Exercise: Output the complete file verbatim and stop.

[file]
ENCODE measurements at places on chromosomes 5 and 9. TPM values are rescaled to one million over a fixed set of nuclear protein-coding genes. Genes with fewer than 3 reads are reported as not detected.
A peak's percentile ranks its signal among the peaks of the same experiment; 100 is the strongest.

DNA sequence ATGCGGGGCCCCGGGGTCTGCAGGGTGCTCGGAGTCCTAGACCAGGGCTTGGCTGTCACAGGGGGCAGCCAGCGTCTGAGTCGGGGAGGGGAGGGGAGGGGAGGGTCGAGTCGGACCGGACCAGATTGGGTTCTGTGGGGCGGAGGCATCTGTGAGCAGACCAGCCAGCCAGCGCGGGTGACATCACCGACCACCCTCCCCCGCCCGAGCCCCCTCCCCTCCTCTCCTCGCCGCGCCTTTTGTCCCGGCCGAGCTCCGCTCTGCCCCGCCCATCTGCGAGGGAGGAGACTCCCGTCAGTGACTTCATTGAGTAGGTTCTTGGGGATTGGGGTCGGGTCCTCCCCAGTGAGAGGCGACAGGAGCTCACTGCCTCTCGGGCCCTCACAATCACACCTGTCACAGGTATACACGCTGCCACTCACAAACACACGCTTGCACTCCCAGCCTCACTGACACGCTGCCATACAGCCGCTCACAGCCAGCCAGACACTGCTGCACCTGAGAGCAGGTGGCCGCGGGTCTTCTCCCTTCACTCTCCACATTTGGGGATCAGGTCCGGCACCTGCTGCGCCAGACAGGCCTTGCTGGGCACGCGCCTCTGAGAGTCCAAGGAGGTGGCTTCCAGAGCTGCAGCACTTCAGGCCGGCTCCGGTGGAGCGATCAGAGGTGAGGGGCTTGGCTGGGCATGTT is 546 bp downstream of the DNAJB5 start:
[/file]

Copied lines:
ENCODE measurements at places on chromosomes 5 and 9. TPM values are rescaled to one million over a fixed set of nuclear protein-coding genes. Genes with fewer than 3 reads are reported as not detected.
A peak's percentile ranks its signal among the peaks of the same experiment; 100 is the strongest.

DNA sequence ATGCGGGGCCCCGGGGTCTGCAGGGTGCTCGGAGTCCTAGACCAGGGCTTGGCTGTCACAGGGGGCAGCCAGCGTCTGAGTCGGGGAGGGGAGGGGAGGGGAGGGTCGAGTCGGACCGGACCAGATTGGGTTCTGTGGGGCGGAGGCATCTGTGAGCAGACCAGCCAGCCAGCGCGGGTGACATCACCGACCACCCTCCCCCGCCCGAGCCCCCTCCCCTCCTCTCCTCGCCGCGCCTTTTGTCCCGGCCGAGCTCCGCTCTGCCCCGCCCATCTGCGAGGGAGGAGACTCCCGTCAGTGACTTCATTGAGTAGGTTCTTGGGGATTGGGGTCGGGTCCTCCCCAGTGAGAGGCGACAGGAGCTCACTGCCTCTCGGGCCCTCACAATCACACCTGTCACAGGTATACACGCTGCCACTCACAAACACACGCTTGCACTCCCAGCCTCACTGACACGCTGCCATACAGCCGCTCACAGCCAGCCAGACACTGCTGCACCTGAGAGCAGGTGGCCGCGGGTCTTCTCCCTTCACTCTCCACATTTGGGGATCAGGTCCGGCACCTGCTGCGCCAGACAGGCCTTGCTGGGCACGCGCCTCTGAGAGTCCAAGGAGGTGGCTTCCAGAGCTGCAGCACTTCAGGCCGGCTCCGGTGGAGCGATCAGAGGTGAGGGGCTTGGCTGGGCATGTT is 546 bp downstream of the DNAJB5 start: